I visited Nagaland in 2019, December, for the great Hornbill festival . And trust me, Nagaland is extremely safe, like any other cities of India, with the most friendly people I’ve ever met. They went out of their ways to ensure my safety and a good time. Until you visit the state you will never know what was missing in your life. So make your first move.
In this blog post, I’m going to share with you my top 5 favorite things about NAGALAND
I interacted with as many locals as I could. And not once on any occasion, I was disrespected or even looked funny or disappointed. I was invited dozens of times by the locals into their houses for a cup of naga tea or rice beers and even been offered a bed to sleep in. I accepted the offer and stayed there with one of them for 4 days. They prepared food for me, even they gave me a tour in Kohima city and nearby cities. And believe me, I was feeling so ashamed as they were not letting me pay a single penny for anything. I was trying to pay them for their hospitality, on the other hand, all they care about their hospitality. Such a difference. They truly believe that the guest is The God. I made many good friends at the Hornbill festival, and I can’t wait to go back and visit them all someday soon. All over Nagaland people are very friendly and helpful. They are also very colour full and concern about the tourist.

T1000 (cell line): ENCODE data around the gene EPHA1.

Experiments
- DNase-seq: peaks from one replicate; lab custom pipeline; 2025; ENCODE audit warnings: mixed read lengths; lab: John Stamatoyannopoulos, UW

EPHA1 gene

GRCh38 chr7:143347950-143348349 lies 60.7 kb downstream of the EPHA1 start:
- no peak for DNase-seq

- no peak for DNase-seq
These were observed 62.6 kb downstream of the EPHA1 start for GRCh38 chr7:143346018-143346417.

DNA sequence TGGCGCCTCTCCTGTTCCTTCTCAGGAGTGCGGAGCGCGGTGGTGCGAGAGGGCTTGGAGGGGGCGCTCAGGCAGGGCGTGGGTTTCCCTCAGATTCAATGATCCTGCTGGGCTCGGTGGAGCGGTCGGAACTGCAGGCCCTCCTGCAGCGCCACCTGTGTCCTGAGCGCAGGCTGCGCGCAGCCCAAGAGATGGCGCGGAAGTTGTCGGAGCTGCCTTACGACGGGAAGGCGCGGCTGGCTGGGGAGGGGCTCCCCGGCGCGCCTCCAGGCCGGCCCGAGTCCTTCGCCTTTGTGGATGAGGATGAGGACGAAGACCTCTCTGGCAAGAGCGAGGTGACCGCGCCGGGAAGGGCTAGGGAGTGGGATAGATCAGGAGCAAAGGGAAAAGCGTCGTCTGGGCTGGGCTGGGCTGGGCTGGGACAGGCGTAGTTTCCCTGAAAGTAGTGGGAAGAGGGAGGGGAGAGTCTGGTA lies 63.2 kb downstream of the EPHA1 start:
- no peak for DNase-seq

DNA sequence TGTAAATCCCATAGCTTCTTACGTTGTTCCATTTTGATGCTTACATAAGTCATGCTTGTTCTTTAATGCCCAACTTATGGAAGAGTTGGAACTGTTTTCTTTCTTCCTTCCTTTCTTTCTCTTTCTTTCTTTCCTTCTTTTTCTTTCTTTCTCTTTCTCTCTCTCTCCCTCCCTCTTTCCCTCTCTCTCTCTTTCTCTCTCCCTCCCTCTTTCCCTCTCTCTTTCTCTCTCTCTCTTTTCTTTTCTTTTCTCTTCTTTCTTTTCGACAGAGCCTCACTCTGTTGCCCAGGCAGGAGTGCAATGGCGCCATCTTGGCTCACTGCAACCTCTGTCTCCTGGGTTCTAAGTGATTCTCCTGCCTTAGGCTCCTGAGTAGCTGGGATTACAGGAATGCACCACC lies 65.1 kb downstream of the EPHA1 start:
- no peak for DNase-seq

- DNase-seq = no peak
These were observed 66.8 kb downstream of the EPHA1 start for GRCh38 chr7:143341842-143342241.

The ‘Hornbill Festival’ is held every year from December 1 to 10 at the Kisama village. More than 2.39 lakh people witness Nagaland’s annual cultural function. The festival was conceptualized to showcase Naga culture, traditional and contemporary, in the spirit of unity in diversity. The 10-days cultural extravaganza celebrating the age-old traditions of the 16 tribes of Nagaland through art, dance, music and obesely food. Since its inception in the year 2000, it has brought about radical changes in the tourism scenario of the state. This colour full festival is connected Nagaland to all over the world.
Nagaland is an unexplored beauty. Nagaland is also a place of abundant beauty evident in its mystifying hills and valleys spread everywhere. A land engulfed in mystery, inhabited by vibrant people zealously guarding their culture – dancer, warriors head hunters mountain, valleys, forests, all these from the portrait of Nagaland the moment the word is uttered. The cultural and the scenic merge is the main quintessence of this place. This is the land of Colour, rituals and festival. The untouched beauty of tribal history and customs is the added grandeur of this state. The river Doyang and Diphu pass through the place and create a mesmerising effect with the amalgamation with the hills. Nagaland has come a long way over the year and etched a name for itself in the world’s tourist destination map. So don’t listen to people about Nagaland, just listen to your soul.